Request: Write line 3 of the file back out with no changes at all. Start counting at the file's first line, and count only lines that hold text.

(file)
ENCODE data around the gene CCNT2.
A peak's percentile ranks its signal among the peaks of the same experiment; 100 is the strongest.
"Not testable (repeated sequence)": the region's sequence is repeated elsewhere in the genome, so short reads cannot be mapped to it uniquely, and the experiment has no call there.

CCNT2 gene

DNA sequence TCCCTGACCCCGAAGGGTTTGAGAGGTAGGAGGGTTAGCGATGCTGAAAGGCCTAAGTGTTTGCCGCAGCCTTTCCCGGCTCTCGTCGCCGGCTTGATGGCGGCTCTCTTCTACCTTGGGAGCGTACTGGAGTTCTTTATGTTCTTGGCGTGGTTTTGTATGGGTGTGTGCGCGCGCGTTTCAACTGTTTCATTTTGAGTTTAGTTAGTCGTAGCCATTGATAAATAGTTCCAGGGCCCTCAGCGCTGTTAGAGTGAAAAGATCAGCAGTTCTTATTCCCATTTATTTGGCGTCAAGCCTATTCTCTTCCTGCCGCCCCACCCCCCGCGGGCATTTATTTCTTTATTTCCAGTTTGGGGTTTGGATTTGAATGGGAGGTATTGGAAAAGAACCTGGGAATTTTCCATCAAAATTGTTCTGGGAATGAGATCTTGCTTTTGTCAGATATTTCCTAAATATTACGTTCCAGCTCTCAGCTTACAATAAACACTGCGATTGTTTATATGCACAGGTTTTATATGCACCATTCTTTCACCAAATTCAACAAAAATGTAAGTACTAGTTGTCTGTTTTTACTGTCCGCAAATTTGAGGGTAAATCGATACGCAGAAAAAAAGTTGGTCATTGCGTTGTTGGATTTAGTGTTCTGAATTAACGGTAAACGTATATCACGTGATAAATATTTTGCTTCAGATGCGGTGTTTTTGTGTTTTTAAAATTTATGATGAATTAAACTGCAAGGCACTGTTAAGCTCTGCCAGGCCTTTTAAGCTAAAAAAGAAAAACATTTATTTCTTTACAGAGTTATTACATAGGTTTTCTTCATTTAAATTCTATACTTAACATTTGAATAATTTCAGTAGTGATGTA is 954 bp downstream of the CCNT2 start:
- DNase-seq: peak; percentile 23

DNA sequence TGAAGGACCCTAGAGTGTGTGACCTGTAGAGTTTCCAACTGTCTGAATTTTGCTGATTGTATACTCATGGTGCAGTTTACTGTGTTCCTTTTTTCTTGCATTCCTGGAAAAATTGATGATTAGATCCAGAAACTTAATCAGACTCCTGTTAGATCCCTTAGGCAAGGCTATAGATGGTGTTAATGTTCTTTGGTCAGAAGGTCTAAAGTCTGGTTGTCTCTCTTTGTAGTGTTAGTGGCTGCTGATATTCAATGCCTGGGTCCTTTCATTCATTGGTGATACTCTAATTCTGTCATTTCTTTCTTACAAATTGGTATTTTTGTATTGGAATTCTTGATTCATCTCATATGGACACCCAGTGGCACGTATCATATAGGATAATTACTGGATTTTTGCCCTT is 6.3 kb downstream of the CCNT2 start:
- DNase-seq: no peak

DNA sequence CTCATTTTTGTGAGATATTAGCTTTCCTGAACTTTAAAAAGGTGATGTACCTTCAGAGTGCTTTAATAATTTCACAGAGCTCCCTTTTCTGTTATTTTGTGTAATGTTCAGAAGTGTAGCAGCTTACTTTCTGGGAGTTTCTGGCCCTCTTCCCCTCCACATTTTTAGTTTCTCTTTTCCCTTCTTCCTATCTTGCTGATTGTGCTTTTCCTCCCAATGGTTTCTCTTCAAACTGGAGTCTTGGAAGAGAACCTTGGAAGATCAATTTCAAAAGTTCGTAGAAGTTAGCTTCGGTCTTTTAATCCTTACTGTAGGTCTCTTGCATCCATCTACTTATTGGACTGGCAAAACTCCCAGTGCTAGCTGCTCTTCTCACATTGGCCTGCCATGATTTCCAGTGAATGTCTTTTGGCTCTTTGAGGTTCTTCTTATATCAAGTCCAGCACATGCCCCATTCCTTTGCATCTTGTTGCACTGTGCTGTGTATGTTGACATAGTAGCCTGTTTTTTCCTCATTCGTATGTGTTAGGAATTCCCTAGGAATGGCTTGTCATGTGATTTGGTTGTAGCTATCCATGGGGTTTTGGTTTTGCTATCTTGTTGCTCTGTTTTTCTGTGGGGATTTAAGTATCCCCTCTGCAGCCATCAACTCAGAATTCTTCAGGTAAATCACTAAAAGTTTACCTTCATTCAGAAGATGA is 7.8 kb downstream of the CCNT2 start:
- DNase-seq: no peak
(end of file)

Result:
"Not testable (repeated sequence)": the region's sequence is repeated elsewhere in the genome, so short reads cannot be mapped to it uniquely, and the experiment has no call there.